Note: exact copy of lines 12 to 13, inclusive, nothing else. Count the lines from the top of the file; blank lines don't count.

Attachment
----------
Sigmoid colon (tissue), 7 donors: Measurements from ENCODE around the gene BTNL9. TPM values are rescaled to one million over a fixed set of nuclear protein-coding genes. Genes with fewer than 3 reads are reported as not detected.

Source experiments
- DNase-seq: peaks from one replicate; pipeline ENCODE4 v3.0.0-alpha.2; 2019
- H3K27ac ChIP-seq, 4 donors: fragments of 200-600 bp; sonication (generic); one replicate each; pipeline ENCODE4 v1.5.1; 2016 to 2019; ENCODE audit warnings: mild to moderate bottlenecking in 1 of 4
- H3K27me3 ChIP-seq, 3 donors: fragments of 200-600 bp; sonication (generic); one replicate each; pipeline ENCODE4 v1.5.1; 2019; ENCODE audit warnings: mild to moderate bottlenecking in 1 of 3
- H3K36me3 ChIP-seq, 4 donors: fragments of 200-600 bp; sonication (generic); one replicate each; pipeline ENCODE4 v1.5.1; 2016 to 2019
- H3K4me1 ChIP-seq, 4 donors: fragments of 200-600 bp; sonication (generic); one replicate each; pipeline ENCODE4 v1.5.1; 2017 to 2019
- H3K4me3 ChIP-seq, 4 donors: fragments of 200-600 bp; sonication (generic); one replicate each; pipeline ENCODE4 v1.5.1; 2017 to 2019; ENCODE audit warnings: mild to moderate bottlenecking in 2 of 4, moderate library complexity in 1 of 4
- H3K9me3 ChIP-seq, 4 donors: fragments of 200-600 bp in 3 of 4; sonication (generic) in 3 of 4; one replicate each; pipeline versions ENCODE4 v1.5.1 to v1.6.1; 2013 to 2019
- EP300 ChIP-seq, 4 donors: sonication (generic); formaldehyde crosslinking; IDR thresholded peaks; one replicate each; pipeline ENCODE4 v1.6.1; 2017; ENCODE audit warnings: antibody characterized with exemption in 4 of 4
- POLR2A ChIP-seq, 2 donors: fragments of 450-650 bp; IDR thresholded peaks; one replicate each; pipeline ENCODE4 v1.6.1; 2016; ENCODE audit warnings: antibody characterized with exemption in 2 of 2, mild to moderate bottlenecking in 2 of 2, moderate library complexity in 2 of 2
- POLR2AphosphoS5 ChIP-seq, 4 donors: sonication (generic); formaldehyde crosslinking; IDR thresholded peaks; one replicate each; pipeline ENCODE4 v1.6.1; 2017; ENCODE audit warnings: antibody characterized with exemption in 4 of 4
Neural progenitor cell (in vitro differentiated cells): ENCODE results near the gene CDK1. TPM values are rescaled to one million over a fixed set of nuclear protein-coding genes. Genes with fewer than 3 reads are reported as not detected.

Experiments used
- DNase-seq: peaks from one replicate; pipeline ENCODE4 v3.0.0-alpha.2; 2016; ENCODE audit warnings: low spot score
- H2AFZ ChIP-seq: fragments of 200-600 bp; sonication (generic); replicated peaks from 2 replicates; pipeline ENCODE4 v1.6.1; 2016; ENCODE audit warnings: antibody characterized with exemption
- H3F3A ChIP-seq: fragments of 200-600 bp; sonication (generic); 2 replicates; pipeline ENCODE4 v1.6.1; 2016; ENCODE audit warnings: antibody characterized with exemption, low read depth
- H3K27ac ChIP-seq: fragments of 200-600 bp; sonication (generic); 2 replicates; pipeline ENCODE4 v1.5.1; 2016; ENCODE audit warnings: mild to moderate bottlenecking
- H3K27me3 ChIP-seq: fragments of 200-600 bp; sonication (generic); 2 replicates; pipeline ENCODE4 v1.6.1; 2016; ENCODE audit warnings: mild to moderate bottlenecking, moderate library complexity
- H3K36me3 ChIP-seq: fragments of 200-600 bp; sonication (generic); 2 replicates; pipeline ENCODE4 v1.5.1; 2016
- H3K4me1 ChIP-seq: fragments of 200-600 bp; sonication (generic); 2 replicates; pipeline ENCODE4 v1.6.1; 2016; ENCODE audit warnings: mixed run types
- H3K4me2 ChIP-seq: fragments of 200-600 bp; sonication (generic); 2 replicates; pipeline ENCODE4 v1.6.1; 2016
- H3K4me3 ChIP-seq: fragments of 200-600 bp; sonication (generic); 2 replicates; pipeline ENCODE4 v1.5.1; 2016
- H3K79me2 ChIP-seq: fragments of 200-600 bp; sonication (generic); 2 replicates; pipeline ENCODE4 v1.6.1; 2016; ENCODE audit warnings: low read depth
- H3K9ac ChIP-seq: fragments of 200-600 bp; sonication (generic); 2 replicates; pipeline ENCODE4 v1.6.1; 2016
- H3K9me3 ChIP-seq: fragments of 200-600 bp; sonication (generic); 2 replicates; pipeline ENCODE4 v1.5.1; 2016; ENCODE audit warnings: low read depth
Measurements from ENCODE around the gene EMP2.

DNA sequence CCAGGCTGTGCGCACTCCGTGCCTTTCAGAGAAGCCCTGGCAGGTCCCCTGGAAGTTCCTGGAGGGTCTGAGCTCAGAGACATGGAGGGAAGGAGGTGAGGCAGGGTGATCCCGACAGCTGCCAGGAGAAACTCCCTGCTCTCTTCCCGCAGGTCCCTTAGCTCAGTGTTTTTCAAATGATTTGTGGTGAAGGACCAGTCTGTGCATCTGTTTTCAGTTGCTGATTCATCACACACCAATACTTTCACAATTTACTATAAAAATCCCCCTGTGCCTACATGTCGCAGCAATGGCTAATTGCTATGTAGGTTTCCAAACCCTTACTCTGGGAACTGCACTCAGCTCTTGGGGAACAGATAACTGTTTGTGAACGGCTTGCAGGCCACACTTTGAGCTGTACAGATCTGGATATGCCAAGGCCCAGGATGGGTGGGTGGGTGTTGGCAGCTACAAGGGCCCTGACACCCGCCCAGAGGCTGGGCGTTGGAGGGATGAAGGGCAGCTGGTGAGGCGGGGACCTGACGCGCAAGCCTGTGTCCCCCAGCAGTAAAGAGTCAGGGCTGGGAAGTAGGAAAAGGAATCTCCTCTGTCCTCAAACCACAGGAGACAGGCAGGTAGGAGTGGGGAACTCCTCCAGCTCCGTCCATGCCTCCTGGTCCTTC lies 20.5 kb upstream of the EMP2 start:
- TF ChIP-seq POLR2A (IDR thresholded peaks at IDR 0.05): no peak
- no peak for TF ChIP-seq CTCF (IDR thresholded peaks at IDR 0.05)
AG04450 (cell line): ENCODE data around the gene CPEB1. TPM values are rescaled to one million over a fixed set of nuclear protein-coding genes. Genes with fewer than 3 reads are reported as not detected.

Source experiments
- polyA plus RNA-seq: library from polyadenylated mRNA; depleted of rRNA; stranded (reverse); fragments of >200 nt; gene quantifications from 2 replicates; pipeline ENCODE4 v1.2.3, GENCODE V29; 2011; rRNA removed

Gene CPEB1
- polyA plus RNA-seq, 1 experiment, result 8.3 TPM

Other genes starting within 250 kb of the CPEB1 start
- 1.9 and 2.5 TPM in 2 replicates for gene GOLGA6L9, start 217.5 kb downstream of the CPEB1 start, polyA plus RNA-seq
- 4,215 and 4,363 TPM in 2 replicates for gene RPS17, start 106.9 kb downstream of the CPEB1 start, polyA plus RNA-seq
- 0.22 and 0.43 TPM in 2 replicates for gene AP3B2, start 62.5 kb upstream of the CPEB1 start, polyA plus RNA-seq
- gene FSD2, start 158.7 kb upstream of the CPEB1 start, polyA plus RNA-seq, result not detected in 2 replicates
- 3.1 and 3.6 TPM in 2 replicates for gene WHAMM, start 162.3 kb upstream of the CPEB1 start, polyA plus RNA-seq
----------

- POLR2AphosphoS5 ChIP-seq, 4 donors: sonication (generic); formaldehyde crosslinking; IDR thresholded peaks; one replicate each; pipeline ENCODE4 v1.6.1; 2017; ENCODE audit warnings: antibody characterized with exemption in 4 of 4
Neural progenitor cell (in vitro differentiated cells): ENCODE results near the gene CDK1. TPM values are rescaled to one million over a fixed set of nuclear protein-coding genes. Genes with fewer than 3 reads are reported as not detected.